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        Low density lipoprotein quality and discordance with apolipoprotein B in intensively controlled Type 1 diabetes: Any relationship with nutrition?
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        Low density lipoprotein quality and discordance with apolipoprotein B in intensively controlled Type 1 diabetes: Any relationship with nutrition?
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Type 1 diabetes (T1D) is partly characterised by a higher prevalence of cardiovascular disease (CVD). Despite low density lipoprotein cholesterol (LDL-C) being a commonly treated target, apolipoprotein B (Apo B) has been shown to be a superior predictor of CVD and discordance between these two markers may predispose patients to altered risk( 1 ). The distribution of LDL-C also contributes to these risks, with LDL III & IV fractions possessing greater atherogenic potential( 2 ). Few studies have investigated LDL-C quality and it's discordance with Apo B in relation to the nutritional intake of patients with intensively controlled Type 1 diabetes. The aim of this study was to address this dearth of research.

Following ethical approval and informed consent 28 patients (32 % male; 68 % female) (mean age 48 ± 15) were asked to complete a food frequency questionnaire (FFQ), donate a sample of blood and allow the authors access to their medical records to determine HbA1c. The initial FFQ responses were processed using FETA software. The blood sample was analysed for LDL-C, constituent subfractions and Apo B. All data were interrogated using descriptive statistics. Dichotomous dependent variables pertaining to LDL-C and Apo B were compared using McNemar's test and correlations between dietary variables were determined with Spearman's rho test.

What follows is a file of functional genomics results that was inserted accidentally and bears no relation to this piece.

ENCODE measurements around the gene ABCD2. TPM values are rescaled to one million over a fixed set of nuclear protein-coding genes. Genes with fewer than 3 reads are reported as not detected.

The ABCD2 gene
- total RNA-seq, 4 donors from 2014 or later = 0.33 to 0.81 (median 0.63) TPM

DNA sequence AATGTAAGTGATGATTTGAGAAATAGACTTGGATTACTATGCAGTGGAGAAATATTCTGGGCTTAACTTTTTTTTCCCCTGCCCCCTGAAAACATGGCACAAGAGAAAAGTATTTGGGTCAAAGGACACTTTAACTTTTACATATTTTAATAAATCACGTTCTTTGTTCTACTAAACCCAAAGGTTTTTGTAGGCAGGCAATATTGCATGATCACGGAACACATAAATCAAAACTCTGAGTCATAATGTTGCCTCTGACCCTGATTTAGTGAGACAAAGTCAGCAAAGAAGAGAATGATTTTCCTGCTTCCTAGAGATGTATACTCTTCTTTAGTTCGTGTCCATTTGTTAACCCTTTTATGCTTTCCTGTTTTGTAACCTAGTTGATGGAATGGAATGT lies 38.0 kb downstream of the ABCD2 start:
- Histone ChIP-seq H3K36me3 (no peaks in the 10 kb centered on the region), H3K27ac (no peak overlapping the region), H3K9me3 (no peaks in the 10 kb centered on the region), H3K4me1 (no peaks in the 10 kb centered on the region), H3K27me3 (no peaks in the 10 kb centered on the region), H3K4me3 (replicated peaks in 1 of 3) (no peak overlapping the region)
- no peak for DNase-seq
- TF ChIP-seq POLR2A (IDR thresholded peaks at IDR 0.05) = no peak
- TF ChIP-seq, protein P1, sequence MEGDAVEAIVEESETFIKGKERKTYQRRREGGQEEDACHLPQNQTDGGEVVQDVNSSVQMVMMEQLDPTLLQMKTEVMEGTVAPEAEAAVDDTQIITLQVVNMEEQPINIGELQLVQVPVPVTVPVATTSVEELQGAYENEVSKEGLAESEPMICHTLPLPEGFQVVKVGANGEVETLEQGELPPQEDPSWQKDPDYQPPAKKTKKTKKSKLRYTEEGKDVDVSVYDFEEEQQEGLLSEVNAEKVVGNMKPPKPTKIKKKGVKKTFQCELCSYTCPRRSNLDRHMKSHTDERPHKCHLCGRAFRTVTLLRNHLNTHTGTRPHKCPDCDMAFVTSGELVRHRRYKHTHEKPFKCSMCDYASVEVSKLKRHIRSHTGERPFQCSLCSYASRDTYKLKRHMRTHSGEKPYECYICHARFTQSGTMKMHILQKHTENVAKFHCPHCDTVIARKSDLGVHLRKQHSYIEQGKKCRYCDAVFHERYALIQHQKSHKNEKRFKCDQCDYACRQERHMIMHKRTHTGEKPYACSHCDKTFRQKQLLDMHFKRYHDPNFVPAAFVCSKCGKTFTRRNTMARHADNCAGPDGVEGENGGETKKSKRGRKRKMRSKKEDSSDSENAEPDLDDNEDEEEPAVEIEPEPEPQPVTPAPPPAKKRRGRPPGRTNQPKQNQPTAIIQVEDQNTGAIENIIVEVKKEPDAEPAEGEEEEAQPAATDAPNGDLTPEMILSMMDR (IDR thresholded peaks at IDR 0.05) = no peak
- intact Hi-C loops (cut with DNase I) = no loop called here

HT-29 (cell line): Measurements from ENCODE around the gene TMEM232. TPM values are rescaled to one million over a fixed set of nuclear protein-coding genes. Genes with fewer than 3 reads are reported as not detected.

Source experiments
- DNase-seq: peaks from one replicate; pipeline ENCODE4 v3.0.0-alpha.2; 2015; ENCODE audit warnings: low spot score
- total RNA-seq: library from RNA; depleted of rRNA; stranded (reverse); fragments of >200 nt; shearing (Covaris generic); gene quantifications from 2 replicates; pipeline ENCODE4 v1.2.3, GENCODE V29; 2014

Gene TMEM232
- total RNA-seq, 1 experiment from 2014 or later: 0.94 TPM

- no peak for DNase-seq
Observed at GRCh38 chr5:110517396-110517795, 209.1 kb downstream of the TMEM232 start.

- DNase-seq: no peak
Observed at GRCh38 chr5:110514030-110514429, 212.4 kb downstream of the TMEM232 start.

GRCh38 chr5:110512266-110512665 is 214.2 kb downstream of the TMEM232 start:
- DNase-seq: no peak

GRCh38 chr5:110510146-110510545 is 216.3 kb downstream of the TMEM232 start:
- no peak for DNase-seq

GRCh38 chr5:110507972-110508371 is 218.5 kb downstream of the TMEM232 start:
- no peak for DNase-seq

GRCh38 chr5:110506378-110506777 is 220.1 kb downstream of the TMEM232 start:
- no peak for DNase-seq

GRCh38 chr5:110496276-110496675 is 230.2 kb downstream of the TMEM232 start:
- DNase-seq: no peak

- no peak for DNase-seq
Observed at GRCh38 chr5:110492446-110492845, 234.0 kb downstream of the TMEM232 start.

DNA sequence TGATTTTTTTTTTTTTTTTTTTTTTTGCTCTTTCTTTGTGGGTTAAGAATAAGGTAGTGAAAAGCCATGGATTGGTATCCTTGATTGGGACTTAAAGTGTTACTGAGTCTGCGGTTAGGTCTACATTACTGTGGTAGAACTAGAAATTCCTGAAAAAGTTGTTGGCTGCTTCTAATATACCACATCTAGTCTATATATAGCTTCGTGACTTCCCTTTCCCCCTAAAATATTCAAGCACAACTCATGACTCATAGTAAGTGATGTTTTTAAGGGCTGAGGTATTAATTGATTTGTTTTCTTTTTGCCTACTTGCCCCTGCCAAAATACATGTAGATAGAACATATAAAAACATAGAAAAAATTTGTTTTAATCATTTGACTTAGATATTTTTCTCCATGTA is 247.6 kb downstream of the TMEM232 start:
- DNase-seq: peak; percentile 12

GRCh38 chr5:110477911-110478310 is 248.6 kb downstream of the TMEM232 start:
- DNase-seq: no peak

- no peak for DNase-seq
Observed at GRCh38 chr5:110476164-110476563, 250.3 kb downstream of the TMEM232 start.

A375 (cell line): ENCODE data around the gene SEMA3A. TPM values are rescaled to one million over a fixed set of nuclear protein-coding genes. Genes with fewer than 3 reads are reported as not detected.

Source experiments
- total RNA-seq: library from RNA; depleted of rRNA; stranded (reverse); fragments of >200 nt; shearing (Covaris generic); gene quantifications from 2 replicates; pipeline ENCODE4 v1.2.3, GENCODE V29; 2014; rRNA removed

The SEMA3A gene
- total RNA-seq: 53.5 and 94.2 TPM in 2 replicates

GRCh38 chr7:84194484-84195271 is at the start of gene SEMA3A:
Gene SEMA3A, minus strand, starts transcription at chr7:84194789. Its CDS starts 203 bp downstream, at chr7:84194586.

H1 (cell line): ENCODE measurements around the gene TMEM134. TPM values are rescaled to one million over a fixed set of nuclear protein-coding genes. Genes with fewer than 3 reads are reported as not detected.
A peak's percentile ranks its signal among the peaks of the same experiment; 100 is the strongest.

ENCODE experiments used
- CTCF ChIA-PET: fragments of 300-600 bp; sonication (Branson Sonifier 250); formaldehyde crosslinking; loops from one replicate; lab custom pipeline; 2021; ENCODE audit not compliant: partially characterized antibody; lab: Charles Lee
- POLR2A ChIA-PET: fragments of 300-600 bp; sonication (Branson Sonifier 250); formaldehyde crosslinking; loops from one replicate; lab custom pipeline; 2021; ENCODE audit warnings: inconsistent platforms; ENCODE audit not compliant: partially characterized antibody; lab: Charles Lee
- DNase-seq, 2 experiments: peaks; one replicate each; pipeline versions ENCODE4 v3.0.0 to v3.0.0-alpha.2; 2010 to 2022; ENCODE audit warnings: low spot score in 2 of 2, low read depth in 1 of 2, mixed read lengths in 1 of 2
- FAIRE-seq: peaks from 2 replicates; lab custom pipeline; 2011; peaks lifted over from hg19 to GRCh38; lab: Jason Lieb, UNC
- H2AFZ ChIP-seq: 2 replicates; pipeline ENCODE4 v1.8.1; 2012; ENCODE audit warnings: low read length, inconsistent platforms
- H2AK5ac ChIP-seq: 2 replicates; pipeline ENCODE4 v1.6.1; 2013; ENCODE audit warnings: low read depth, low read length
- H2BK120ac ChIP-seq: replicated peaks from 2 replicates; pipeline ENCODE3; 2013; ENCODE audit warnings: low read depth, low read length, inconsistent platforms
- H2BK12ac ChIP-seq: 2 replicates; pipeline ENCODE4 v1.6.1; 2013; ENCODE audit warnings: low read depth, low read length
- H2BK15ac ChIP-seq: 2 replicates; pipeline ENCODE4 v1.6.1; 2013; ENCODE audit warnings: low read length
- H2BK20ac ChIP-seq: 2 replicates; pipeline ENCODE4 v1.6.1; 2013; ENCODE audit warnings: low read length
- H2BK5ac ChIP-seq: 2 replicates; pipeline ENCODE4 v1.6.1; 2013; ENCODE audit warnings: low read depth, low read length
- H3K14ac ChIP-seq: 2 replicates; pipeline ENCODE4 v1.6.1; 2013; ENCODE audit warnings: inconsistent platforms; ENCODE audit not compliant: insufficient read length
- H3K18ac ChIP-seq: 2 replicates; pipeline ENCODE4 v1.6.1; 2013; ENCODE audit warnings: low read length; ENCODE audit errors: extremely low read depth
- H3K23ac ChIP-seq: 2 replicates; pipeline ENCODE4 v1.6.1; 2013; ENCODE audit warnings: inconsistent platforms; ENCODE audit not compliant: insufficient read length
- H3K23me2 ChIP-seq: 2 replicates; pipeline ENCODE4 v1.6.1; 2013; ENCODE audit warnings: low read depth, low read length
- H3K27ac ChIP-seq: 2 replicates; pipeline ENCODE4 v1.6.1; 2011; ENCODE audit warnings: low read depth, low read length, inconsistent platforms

Significant differences were shown between LDL-C categories when compared to Apo B (p = 0·039) and the majority of patients (46·4 %) presented LDL-C >2·0 mmol/L and Apo B >80 mg/dL (Fig. 1). Although not discordant, these findings still suggest an increased risk according to recommendations( 3 ). Closer inspection of results revealed that individuals with raised LDL-C typically had an abundance of LDL I & II fractions which may somewhat reduce this risk (Fig. 2). Spearman's correlation applied to the whole population produced no relationship between diet and LDL-C or Apo B; however, when focussing on the predominant ‘at risk’ cluster significant and strong relationships between LDL-C and total carbohydrate (R2  = 0·835; p = <0·001) and sucrose (R2  = 0·758; p = 0·003) were found. No hypoglycaemia data were collected and the authors tentatively speculate that these relationships may be a consequence of its treatment. In the light of the small sample size a further more comprehensive investigation with an appropriately powered sample would be beneficial.

Fig. 1. Patient LDL-C and Apo B in relation to recommendations (Cluster HbA1c (mmol/mol) shown on columns).

Fig. 2. Individual patient LDL subfractions d Apo B.

1. Otvos, J et al. (2011) J Clin Lipidol 5, 105113.
2. Vergès, B (2009) Diabetes & Metabolism 35, 353–60.
3. Catapano, AL et al. (2016) Eur Heart J 37, 29993058.